Rich-poor divide runs through S.Africa local polls
By Peroshni Govender
ALEXANDRA, South Africa (Reuters) - Just beyond the sprawling mansions guarded by private security and the high rise office blocks of Sandton, Africa's richest city, the poor in neighbouring Alexandra township struggle to eke a living.
The streets of what is known locally as "Alex", a shantytown next to Sandton's wealth, teem with thousands living in poverty, many of whom share water, toilets and illegal power connections.
The two districts, which nestle cheek-by-jowl in the Johannesburg conurbation, are among 278 municipalities holding local elections on Wednesday.
In post-apartheid South Africa, areas such as Sandton and Alex are stark examples of lingering economic disparities. The gap between rich and the poor has remained among the highest in the world since decades of white minority rule ended in 1994.
Policies introduced by the democratically elected African National Congress (ANC) have meant more blacks are among the wealthy and progress has been made in tackling infrastructure deficiencies, but the backlogs are immense.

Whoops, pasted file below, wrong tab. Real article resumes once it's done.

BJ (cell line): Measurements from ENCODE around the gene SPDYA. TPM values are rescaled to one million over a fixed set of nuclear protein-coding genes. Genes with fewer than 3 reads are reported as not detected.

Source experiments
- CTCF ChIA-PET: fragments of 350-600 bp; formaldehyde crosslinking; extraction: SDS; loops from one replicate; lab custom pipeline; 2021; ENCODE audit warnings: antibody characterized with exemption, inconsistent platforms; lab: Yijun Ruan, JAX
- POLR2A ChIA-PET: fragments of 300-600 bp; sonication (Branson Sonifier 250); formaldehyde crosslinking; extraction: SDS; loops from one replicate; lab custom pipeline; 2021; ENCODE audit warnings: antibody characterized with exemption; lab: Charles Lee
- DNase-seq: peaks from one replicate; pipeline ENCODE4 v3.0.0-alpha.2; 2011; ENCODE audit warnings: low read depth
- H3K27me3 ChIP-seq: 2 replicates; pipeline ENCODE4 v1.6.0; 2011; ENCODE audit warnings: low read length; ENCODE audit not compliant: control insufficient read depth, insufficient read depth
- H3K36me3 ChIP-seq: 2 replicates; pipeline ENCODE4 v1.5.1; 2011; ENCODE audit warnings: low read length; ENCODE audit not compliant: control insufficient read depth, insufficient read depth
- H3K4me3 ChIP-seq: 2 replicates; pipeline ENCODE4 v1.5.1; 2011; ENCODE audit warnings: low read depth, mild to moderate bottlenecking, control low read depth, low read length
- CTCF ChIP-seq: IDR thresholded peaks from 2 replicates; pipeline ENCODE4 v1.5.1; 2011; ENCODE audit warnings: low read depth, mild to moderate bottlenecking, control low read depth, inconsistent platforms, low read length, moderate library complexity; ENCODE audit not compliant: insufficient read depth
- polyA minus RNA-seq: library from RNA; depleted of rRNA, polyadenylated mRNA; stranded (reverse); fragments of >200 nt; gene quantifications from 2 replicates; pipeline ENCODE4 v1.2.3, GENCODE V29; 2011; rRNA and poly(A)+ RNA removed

There is growing concern that the rich and politically connected are becoming richer, the poor masses have no way to escape poverty and the middle-class has been squeezed so hard that many wonder how it will make ends meet in the future.
"If they don't wake up, all hell will break lose. The government is selective in their development," Themba Gramany an unemployed, 50-year-old father of three from Alex said.
"Ten years down the line Alex is sill not developing and there is only development where there are whites." Continued...